Description of original award (Fiscal Year 2022, $98,291)
Although violent crime is rising slightly throughout the entire Middle District of Alabama, the most predominant firearms/violent crime issue in the District remains localized within our PSN target enforcement area of Montgomery. The city of Montgomery has the largest population in our district and comprises most of the caseload handled by both the U.S. Attorney’s Office. Although 2020 saw a reduction in property crimes in the city, likely due to the pandemic, Montgomery continues to see an alarming increase in violent crime. Over that past two years violent crime, including homicides, felony sex cases, robbery, and assault, has increased over 20%. There were 377 people shot in Montgomery County during 2020, with an overwhelming majority of them located within the city limits. There were 69 homicide investigations in 2020, compared to 42 in 2019. Gangs, drug/gun trafficking, and illegal firearm possessions are the major driving forces behind violent crime.
Many of the offenders committing violent crime in the city have criminal records and have been “through the system” multiple times. The Alabama Board of Pardons and Paroles (AL Paroles) system remains overburdened and the state prison system is still desperately overcrowded. Thus, close supervision of all probationers and parolees is very difficult due to the overburden of state resources.
The United States Attorney’s Office (USAO) will continue a forceful Project Safe Neighborhoods strategy to make the city safer. The comprehensive strategy will use a multi-faceted approach to decrease violent gun and gang crime through targeted enforcement, collaboration between local and federal prosecutors, along with reentry and community-based intervention.
The PSN Team (the Team) will continue to prioritize violent offenders who may face more certain and appropriate punishment in the federal system, including federal prosecutions for illegal firearm possession. The Team will reinvigorate a partnership plan with the AL Paroles and ATF to identify violent probationer and parolee individuals who are at high risk to reoffend. The goal is that individuals are identified through the AL Paroles data driven metric system as high risk and that home visits be conducted that may result in the discovery of firearms and/or other factors indicating violent crime. Home visits are conducted with ATF TFOs present or in the immediate vicinity. Upon identification of the need for investigation, ATF personnel will begin investigating and coordinating with the USAO concerning the possibility of federal complaints against the potential defendants.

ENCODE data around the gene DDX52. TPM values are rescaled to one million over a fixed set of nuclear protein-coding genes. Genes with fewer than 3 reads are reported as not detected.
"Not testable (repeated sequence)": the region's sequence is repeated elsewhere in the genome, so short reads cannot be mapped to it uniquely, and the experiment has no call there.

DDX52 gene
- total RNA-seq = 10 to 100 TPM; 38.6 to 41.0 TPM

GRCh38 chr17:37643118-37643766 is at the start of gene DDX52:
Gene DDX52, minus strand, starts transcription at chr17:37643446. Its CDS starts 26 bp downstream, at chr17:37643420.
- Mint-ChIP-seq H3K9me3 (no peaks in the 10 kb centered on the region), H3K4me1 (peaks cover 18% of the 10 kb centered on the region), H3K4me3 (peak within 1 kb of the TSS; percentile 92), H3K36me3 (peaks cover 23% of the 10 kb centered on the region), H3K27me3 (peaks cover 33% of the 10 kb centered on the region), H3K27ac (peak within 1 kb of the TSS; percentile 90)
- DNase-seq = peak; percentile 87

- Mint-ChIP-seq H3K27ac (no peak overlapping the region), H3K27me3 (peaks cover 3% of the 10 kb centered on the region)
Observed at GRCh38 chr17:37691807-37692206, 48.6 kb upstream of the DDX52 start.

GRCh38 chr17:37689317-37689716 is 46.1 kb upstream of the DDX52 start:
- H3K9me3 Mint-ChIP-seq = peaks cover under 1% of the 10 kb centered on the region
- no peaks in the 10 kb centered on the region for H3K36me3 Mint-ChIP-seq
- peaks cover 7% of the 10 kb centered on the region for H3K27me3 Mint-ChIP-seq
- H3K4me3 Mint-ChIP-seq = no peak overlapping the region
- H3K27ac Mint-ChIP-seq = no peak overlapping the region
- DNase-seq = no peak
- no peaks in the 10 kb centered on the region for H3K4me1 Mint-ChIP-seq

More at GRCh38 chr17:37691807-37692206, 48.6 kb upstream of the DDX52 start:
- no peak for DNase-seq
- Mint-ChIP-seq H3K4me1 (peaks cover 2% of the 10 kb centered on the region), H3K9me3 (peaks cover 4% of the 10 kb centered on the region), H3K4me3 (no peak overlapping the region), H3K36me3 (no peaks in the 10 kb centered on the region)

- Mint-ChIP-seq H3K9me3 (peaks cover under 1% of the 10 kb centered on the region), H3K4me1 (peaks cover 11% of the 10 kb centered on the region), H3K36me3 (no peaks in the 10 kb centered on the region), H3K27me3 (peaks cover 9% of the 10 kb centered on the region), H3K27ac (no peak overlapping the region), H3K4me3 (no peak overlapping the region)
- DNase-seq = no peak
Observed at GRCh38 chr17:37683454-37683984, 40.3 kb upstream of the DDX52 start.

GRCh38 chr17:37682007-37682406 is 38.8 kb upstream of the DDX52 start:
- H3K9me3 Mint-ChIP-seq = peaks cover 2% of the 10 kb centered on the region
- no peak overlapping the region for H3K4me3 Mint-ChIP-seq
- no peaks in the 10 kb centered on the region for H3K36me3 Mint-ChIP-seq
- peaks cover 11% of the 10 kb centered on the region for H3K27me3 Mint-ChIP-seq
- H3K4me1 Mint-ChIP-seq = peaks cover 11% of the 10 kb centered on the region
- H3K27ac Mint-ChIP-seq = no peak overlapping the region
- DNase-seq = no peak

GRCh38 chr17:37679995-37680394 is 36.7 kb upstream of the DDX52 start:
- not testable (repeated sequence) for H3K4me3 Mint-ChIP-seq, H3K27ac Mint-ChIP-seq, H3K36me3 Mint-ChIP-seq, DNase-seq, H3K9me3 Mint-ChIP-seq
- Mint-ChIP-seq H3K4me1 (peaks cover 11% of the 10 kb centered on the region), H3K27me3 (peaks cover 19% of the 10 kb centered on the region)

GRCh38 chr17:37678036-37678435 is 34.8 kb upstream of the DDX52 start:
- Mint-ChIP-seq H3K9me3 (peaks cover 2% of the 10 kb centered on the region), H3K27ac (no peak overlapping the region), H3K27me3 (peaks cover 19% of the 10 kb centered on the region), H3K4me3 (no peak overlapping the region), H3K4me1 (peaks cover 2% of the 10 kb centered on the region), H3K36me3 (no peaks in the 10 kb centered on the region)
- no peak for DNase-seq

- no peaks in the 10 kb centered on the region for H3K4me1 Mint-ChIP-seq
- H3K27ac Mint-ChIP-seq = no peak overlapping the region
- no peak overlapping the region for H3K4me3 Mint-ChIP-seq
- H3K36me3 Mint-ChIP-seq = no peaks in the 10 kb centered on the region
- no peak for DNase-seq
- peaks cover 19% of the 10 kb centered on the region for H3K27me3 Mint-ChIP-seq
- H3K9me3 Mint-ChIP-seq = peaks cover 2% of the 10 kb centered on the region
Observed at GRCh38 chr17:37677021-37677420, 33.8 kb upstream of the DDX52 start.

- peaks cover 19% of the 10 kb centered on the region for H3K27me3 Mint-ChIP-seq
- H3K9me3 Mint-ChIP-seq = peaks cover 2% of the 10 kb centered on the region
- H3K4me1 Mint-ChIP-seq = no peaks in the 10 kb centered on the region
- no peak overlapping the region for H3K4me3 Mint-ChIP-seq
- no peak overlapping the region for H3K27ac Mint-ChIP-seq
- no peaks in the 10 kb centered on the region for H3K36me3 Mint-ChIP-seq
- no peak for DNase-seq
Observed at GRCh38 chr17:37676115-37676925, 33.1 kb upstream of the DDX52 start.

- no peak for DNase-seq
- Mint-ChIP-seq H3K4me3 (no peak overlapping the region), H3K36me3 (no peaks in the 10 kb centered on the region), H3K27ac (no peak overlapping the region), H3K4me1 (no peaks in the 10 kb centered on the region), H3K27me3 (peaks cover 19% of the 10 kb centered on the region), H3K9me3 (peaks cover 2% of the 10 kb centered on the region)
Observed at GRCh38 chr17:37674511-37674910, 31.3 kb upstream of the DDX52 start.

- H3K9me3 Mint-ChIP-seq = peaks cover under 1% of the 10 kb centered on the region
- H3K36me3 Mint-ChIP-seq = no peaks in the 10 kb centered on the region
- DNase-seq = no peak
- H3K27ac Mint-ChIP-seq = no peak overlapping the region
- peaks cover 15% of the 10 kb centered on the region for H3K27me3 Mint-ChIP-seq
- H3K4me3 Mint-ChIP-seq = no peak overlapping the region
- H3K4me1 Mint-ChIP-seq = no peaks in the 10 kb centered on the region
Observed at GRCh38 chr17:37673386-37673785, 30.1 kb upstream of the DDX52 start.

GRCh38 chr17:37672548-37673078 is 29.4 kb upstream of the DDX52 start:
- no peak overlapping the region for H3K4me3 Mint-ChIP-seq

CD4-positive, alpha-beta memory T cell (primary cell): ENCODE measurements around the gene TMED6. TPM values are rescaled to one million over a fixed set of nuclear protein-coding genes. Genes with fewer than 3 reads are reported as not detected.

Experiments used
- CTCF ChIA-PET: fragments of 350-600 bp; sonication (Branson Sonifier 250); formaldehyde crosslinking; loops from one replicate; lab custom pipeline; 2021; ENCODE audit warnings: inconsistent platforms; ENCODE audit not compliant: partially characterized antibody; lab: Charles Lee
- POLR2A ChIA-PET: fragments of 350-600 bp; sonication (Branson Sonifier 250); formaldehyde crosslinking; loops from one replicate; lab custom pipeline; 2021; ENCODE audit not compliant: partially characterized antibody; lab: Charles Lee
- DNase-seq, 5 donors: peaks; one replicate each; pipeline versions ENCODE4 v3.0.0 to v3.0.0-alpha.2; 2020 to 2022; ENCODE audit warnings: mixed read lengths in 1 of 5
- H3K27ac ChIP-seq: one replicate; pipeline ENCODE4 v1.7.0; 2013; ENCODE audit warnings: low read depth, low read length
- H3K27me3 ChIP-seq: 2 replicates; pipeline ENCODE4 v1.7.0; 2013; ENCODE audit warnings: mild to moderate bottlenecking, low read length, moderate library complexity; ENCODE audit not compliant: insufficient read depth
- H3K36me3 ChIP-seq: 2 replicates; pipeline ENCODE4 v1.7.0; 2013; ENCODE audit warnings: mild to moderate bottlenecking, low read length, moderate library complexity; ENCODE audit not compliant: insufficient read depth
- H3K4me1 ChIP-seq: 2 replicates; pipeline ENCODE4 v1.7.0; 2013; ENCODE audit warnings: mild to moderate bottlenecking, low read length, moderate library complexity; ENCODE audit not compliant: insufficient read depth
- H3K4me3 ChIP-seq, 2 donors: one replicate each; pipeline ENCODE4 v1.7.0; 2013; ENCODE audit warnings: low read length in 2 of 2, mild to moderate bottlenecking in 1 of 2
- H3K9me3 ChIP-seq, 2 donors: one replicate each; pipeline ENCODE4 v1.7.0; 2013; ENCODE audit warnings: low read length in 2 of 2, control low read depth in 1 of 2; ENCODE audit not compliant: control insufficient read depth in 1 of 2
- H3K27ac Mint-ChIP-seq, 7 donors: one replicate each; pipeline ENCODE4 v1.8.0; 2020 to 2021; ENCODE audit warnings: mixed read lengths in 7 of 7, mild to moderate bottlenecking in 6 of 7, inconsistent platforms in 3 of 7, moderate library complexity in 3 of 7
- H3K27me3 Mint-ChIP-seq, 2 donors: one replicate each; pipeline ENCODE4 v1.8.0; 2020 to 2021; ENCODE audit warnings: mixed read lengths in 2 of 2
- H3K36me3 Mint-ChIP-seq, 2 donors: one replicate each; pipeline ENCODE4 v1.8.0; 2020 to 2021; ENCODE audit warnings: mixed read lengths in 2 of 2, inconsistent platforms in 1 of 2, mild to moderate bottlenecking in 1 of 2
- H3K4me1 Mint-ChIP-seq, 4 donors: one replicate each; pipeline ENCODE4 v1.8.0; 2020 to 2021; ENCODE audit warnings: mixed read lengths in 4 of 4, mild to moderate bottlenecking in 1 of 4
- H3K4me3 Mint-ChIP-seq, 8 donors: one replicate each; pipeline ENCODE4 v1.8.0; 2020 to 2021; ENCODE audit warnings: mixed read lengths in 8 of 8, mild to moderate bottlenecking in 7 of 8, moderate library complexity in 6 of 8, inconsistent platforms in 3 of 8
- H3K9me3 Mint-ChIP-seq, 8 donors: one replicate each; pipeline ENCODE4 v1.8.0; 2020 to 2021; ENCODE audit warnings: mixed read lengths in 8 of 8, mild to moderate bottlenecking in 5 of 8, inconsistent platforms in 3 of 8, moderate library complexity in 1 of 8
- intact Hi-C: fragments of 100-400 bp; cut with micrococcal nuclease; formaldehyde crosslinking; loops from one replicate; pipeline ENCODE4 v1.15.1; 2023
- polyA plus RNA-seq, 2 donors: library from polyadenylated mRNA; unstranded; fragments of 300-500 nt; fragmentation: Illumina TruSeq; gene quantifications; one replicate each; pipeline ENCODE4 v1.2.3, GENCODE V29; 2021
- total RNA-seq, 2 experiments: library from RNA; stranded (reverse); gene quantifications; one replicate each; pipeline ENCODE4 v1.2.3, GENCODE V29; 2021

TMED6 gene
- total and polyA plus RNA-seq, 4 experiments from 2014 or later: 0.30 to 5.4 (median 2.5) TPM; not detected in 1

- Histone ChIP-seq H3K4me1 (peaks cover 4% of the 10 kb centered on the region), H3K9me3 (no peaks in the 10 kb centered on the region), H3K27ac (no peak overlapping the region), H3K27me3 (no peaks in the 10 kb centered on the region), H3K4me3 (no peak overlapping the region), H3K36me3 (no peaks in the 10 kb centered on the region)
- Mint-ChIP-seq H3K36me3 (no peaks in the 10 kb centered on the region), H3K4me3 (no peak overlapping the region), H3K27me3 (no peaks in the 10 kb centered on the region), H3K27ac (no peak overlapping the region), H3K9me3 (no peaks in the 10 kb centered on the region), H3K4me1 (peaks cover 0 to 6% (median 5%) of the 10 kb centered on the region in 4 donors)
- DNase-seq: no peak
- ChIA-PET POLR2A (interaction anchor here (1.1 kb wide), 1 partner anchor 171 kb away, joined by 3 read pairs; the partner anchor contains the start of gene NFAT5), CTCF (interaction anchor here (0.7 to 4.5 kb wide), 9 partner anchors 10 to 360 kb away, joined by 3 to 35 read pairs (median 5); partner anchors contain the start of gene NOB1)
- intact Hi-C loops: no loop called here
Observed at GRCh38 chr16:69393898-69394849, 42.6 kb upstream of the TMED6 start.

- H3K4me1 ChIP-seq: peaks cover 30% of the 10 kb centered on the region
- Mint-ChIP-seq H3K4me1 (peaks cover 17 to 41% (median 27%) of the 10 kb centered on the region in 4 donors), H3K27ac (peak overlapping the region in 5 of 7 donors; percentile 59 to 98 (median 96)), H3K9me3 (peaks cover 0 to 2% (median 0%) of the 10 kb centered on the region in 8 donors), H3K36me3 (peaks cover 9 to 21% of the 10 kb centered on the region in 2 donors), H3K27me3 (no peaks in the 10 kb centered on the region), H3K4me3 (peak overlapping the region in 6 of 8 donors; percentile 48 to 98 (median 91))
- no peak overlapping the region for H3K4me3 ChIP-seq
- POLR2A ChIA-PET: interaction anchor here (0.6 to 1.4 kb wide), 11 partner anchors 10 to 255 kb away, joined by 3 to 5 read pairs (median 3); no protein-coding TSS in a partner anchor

The USAO coordinated a meeting with several of our partner agencies within our target area of Montgomery to discuss plans, strategies, and identification of areas where violent crime may increase over the summer. Eight new hot spots in the city where intervention is necessary were identified. We also discussed community outreach programs currently scheduled and any future programs our office could participate in to help combat violent crime. The following list remains among the Team’s priorities: increased arrest, prosecution, and incarceration of the most serious and chronic violent offenders, including state parolees in violation of federal laws; disruption of illegal firearms markets; multiple-level and multiple-agency strategic response to homicides and other violent crimes; utilization of criminal justice data from law enforcement agencies to identify geographical focus areas and potential high risk reoffenders; and the continued collection and monitoring of crime data from law enforcement to measure results of crime reduction efforts.
The Montgomery County Sherriff’s Office is committed to reinitiating its TFO program to imbed local resources within that organization to help combat violent crime. ATF has committed to sharing resources, including the NIBIN system, to help investigate violent crime and track the sale, movement, and use of firearms within the district.